‘Life is just too short’ – An NHS trust boss has quit her post blaming underfunding of the service and the pressures of the job, concluding: “Life is just too short.” Siobhan McArdle announced her resignation as chief executive of the South Tees Hospitals Foundation Trust which runs the James Cook hospital in Middlesbrough, Friarage hospital in Northallerton, and community hospitals in North Yorkshire and the Tees Valley. McArdle said the trust had delivered £140m in efficiency savings over the last five years and could not tighten its belt any more. Saffron Cordery, CEO of NHS Providers which represents trusts, said: “In recent years trust leaders have become accustomed to demands for productivity improvements and savings that are increasingly unachievable.”
The tale continues – Hundreds of fans have lined up to attend the midnight launch of The Testaments, Margaret Atwood’s much-anticipated sequel to The Handmaid’s Tale, attended by the Canadian author herself at Waterstone’s in London’s Piccadilly.
Today in Focus podcast: Siri, sex and Apple’s privacy problem
As Apple prepares to launch a new iPhone, Alex Hern explores the privacy scandal around its automated personal assistant, Siri. Plus, Polly Toynbee on why Jeremy Corbyn is preventing Boris Johnson from calling an election.
Lunchtime read: Inside the North Korean embassy raid
In February a gang of armed men took a North Korean official hostage at his country’s Madrid embassy and demanded that he defect. The attackers told So Yun-sok they wanted him “to become the ambassador of a new state set up by them – a ‘free’ state”.
The men claimed that “the North Korean government has very little time left” and said other groups were “going to do the same thing”. When So refused, their plan fell apart, and they fled. Who were they, and why did they risk everything on this wild plot?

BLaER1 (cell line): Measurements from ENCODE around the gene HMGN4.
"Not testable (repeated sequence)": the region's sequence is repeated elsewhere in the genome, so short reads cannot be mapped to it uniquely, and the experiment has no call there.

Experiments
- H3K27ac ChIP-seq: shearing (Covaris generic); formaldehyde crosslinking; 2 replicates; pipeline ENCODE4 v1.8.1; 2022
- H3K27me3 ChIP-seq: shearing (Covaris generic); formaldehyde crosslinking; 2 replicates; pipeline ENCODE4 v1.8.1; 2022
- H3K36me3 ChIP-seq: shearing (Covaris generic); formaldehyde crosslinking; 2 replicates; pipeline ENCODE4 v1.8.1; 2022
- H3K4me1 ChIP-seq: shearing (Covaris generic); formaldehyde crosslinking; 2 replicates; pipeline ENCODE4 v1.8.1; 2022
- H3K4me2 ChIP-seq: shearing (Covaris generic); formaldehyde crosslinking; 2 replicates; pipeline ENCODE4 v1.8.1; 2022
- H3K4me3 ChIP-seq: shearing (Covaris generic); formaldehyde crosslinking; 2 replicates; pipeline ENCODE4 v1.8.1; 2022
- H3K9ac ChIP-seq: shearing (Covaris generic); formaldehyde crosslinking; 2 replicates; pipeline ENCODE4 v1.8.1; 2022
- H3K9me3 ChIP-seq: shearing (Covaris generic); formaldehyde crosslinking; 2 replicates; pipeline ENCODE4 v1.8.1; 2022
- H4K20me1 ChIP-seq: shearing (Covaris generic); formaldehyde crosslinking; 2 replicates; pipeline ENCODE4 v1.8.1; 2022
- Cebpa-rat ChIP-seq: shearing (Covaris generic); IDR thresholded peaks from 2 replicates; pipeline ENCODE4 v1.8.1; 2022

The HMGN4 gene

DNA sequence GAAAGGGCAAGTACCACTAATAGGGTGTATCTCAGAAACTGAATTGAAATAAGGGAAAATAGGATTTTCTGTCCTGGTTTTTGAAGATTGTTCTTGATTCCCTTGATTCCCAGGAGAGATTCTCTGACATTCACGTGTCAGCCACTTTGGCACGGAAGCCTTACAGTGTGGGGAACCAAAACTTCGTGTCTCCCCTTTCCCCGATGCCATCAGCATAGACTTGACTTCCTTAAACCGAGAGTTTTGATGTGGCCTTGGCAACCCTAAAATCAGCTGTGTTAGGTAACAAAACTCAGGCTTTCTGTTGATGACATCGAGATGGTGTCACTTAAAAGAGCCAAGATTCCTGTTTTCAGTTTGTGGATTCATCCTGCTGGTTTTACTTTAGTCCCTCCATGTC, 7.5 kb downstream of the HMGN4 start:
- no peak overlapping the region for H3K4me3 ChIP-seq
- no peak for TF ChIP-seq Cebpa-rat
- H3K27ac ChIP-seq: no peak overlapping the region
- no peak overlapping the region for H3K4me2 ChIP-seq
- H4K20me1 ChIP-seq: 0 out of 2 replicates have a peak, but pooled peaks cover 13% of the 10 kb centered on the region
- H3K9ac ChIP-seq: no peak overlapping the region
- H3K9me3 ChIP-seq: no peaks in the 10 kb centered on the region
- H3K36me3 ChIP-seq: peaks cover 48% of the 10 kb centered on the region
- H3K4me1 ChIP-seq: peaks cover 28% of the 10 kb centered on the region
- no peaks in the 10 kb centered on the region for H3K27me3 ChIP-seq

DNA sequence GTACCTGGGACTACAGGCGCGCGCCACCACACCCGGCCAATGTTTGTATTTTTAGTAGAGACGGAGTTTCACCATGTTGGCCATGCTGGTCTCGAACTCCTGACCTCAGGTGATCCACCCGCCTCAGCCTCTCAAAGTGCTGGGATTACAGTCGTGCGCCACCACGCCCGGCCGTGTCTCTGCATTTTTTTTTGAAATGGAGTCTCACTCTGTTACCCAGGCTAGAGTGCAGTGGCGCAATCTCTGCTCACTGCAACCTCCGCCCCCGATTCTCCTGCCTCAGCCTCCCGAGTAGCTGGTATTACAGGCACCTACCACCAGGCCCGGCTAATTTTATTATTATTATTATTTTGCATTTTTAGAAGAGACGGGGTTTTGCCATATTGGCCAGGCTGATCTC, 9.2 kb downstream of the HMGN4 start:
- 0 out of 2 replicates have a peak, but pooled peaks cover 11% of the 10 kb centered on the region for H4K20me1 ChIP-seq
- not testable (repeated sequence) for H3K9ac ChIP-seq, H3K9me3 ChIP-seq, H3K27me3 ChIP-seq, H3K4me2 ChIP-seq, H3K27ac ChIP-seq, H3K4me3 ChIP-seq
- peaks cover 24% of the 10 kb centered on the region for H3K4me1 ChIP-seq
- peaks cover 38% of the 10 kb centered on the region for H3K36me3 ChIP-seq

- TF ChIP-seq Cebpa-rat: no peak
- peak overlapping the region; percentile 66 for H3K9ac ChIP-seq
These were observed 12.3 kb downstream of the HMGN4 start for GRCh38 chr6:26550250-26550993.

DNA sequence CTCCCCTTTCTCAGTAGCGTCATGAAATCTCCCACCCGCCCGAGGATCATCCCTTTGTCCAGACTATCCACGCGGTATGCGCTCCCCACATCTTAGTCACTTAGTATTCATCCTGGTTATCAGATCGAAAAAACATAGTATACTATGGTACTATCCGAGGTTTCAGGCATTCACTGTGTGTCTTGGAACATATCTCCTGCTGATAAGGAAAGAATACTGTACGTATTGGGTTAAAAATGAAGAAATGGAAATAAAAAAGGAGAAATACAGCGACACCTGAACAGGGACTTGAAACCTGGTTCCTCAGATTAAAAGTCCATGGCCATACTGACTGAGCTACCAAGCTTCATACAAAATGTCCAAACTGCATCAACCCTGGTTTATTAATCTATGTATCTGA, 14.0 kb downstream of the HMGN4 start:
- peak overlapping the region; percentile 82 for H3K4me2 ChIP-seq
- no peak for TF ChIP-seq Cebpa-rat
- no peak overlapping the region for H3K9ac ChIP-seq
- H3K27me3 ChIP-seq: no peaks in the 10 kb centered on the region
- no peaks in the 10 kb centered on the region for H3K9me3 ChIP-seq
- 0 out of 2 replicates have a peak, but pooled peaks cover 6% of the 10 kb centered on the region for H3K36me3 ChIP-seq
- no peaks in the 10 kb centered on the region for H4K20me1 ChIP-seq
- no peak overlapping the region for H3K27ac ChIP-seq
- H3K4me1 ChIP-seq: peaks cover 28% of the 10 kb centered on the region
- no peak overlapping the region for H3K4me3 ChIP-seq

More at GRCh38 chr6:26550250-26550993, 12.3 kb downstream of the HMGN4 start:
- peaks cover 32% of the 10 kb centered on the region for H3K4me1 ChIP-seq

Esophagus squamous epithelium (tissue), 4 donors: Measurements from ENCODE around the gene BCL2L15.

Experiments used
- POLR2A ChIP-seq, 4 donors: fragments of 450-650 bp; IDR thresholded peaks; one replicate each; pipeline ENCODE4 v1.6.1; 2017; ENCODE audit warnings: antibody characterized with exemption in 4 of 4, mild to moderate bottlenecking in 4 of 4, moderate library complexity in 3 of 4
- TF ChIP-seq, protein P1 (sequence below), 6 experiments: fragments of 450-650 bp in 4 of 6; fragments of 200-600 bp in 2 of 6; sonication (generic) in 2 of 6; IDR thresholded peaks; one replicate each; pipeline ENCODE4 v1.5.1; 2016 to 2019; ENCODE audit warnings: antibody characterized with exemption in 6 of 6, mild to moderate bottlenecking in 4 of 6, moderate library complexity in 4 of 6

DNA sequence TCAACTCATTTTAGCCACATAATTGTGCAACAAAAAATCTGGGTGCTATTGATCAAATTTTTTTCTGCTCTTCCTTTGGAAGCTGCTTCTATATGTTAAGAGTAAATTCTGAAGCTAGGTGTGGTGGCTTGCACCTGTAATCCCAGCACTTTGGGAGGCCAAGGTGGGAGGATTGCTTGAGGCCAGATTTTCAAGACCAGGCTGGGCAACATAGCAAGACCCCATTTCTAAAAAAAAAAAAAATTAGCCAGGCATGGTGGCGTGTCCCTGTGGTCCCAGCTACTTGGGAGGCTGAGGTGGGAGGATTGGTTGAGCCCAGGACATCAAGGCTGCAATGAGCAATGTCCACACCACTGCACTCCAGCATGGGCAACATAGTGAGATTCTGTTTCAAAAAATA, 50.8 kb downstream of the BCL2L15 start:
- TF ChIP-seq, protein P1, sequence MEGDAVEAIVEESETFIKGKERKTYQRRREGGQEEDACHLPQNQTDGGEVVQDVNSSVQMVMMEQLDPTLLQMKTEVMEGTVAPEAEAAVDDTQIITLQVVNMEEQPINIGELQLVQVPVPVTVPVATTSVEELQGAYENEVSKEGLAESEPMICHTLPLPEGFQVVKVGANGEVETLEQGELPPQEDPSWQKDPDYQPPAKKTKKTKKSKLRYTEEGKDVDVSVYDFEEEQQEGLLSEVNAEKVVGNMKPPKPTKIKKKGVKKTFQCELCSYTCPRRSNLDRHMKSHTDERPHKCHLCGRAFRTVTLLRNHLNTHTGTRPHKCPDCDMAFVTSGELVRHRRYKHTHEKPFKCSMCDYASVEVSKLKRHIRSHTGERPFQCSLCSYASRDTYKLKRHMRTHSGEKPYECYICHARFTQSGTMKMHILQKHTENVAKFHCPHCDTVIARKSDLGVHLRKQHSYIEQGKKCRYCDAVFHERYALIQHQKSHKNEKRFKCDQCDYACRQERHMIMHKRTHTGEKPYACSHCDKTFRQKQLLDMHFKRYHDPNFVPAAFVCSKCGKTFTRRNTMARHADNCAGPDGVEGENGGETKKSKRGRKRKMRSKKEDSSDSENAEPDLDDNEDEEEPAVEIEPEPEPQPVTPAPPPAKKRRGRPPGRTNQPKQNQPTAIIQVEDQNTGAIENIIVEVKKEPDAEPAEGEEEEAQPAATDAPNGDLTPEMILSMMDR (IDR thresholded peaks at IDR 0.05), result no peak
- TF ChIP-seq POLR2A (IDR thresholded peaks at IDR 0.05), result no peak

Gareth Southgate has offered support to Declan Rice after the West Ham midfielder revealed he and his family received online threats following his switch in allegiance from the Republic of Ireland to England. In cricket, several problems with the makeup of the England team have become clear during the Ashes series and action is needed to resolve them.
Anne van Dam, the 23-year-old Dutch golfer with the “perfect” swing, has managed to break the mould on her journey from Arnhem to Gleneagles for her Solheim Cup debut. Rafa Nadal has always played in Roger Federer’s long shadow but, as his US Open victory over Daniil Medvedev showed, he is still capable of generating his own light. And the former England cricket captains Geoffrey Boycott and Andrew Strauss have been knighted in Theresa May’s resignation honours list for their service to sport.
The pound has clung on to most the gains it made yesterday after figures showed that Britain’s economy grew more than expected in the last quarter. Sterling is at £1.234 this morning, down only very slightly overnight, and is buying €1.117. On Asian markets, falling factory gate prices in China caused jitters among investors worried about the stagnating economy while the FTSE100 is seen largely flat this morning.
Brexit is splashed across all of today’s front pages. The Guardian carries a large picture of the outgoing Speaker, John Bercow, but reserves its headline for the PM: “Six votes, six defeats as PM loses bid for snap election”. The Times also carries a picture of Bercow under the headline: “MPs stop Johnson from calling October election”. The Telegraph’s headline is “Johnson: I’ll defy law over Brexit extension”, alongside a large picture of Carrie Symons, who will be visiting the Queen at Balmoral this weekend with the PM. The early edition of the FT also carries a picture of Bercow: “Speaking out: Bercow stands up for Commons as he moves to step down”.
“Boris blasts Brexit ‘Yellow Bellies’,” writes the Express, adding “MPs savaged for ‘outrageous’ excuses over stalling election”. It also has on its front page the PM’s claim that “defiance of referendum is costing country €250m a week”. The Mirror focuses on Theresa May’s resignation honours, with “No shame”, saying “as parliament is suspended over the Brexit crisis, Theresa May has the audacity to reward the bungling advisers who got us in this mess”.
Neither the Sun or the Mail lead on Brexit. Instead their splashes are reserved for the “shock rise in pill addicts as docs prescribe to 11.5m” (The Sun – which also has a small headline “end of the Berc show”). The Mail has “At last action to beat pills crisis”, but goes hard on the retiring Speaker in a smaller headline: “End of the Bercow Show, the partisan pipsqueak who disgraced his office”.